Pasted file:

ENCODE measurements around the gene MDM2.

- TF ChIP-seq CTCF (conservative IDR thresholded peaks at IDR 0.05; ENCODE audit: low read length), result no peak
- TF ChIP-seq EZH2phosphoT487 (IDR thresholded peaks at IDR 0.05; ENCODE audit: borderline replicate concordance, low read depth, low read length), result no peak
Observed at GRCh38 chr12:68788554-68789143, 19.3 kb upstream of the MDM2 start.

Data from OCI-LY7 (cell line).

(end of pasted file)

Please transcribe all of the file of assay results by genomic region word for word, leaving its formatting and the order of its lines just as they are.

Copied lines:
ENCODE measurements around the gene MDM2.

- TF ChIP-seq CTCF (conservative IDR thresholded peaks at IDR 0.05; ENCODE audit: low read length), result no peak
- TF ChIP-seq EZH2phosphoT487 (IDR thresholded peaks at IDR 0.05; ENCODE audit: borderline replicate concordance, low read depth, low read length), result no peak
Observed at GRCh38 chr12:68788554-68789143, 19.3 kb upstream of the MDM2 start.

Data from OCI-LY7 (cell line).